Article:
High Blood Pressure And Hydration

What is high blood pressure?

According to the American Heart Association (AHA), blood pressure is referred to as the force that the blood exerts against the walls of the arteries as the heart pumps blood throughout the body (AHA).1 The blood pressure is written as two numbers in which the first (systolic) number indicates the pressure in blood vessels when the heart contracts or beats, and the second (diastolic) number indicates the pressure in the vessels when the heart rests between beats.2 When the pressure in arteries is higher than normal, it leads to a disease known as high blood pressure, also called hypertension. High blood pressure is diagnosed when the systolic blood pressure readings measured on two different days read ≥140 mmHg and/or, the diastolic blood pressure readings are ≥90 mmHg on both days.2 High blood pressure can lead to health problems, such as heart disease, stroke, kidney failure, vision loss and more if left treated. According to the World Health Organization, about 1.28 billion adults aged 30-79 years have hypertension globally, and about 46% of adults are unaware that they have the condition. 2

Elevated 120-129AndLESS THAN 80
High Blood Pressure (Hypertension)Stage 1 130-139Or80-89
High Blood Pressure (Hypertension)Stage 2 140 OR HIGHEROr90 OR HIGHER
Hypertensive Crisis(Consult your doctor immediately)HIGHER THAN 180And/orHIGHER THAN 120

Water is crucial in regulating blood pressure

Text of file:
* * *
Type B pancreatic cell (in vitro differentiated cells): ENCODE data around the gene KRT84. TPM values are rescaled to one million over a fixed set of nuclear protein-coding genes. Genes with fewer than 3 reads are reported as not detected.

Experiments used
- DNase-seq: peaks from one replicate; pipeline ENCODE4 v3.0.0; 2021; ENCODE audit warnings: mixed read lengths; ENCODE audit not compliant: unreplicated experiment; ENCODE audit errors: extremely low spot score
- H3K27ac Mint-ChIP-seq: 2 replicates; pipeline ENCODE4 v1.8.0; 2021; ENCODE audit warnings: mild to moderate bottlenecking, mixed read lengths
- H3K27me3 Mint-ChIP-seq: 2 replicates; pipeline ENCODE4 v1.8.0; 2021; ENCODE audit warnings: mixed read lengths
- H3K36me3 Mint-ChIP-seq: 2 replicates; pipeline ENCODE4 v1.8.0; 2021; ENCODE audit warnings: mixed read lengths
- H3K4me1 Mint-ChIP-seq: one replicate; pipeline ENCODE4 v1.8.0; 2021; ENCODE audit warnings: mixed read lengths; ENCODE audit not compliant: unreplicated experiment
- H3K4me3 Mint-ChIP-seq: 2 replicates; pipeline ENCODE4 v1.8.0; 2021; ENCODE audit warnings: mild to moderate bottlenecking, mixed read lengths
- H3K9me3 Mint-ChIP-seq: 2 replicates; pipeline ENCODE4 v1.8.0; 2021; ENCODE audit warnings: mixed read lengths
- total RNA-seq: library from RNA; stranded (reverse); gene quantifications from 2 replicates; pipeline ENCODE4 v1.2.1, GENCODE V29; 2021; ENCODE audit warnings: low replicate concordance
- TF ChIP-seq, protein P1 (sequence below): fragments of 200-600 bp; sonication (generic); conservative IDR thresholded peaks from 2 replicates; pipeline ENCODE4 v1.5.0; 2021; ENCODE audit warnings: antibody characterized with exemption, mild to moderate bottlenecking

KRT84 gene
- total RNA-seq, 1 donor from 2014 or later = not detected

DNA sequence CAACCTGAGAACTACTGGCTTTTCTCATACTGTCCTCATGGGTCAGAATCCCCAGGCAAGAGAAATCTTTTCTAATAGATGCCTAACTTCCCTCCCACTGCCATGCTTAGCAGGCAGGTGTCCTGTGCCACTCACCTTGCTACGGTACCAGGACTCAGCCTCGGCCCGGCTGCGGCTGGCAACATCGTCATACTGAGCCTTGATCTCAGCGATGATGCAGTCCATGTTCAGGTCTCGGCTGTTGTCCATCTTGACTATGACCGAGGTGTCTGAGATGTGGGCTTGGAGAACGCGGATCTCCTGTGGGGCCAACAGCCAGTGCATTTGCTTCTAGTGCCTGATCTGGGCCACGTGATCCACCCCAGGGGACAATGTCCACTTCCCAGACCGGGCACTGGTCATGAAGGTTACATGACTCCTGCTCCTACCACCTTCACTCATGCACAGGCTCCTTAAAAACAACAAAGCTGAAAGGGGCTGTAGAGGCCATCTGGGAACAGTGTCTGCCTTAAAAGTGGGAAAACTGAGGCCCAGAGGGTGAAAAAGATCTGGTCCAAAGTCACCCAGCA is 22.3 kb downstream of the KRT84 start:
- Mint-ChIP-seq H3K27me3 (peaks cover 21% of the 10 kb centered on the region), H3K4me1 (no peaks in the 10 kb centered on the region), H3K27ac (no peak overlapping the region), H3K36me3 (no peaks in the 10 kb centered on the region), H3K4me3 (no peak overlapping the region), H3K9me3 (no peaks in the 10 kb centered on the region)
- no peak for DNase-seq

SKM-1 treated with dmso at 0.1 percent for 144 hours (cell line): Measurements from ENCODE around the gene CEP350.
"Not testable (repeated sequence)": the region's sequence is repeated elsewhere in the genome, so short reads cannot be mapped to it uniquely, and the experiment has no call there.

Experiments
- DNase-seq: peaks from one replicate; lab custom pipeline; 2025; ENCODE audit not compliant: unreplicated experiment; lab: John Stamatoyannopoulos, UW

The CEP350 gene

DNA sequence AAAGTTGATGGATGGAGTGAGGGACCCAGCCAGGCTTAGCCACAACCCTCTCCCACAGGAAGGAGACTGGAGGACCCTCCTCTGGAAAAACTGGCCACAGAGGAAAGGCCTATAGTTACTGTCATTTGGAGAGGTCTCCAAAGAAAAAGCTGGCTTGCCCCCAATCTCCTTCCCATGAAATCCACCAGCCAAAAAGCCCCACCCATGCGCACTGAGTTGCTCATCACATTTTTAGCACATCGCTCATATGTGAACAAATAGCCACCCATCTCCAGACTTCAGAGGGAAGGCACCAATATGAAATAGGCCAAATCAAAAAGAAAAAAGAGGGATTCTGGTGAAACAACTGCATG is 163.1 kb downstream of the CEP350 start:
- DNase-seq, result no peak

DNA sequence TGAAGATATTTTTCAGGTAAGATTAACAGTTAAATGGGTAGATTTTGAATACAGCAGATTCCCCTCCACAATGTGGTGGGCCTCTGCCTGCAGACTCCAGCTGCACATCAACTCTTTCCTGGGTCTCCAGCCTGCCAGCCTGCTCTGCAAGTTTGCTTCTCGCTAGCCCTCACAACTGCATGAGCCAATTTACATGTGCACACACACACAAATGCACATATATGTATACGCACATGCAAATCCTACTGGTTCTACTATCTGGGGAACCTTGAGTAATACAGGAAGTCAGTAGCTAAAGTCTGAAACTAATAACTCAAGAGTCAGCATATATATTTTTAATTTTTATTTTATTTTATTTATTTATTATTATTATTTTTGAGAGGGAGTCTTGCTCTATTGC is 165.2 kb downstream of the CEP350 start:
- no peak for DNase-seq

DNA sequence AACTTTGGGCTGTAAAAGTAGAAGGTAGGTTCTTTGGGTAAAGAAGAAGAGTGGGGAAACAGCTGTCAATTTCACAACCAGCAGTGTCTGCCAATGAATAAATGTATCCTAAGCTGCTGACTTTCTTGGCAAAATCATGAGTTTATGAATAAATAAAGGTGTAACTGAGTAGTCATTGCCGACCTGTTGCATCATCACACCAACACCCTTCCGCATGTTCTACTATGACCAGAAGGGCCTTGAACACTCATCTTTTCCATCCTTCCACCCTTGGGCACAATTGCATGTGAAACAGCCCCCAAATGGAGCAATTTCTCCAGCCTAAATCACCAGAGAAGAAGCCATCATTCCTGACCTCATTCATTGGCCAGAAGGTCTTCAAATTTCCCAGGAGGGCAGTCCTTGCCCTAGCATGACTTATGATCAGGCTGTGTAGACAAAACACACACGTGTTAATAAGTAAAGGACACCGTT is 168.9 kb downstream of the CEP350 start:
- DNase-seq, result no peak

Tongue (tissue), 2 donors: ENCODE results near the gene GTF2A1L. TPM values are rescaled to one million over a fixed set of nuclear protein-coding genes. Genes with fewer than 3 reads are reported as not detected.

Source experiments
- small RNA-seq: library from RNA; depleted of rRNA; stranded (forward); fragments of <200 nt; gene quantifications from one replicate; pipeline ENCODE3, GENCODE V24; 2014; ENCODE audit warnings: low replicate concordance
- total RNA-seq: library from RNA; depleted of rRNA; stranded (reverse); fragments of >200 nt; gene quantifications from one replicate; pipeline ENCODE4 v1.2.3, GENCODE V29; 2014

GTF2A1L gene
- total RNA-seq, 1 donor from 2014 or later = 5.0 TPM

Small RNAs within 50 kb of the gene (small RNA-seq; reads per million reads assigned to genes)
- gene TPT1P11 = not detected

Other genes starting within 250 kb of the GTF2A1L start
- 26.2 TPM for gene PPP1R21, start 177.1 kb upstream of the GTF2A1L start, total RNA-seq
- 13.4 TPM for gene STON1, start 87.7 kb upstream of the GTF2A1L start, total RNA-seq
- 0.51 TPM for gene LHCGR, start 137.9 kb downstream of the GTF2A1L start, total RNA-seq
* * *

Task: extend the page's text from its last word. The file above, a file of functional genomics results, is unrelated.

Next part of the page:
Drinking water is good and healthy for the human body. Water is the principal component of the human body, and it’s made up of about 50% and 70% of the body weight.3 This shows that every part of the body is made up of water to function properly. It performs functions such as getting rid of waste, regulating temperature, lubricating and cushioning joints and protecting sensitive tissues. Heart health and blood pressure are also impacted by drinking water. Research has shown that water increases the activity of the sympathetic (fight-or-flight) nervous system, thereby making subjects feel more alert, giving a temporary energy boost and regulating blood pressure.4 This shows that water impacts heart health and blood pressure. Therefore, it's important to drink an adequate amount of water to keep your body hydrated and functioning properly because water improves cardiovascular health. For some people, plain water is good, others may prefer water to be infused with cucumber, lemon, lime, and berries, among other healthy options, if the need for a boost for taste is desired. To stay properly hydrated, we’re encouraged to drink water throughout the day. Specifically: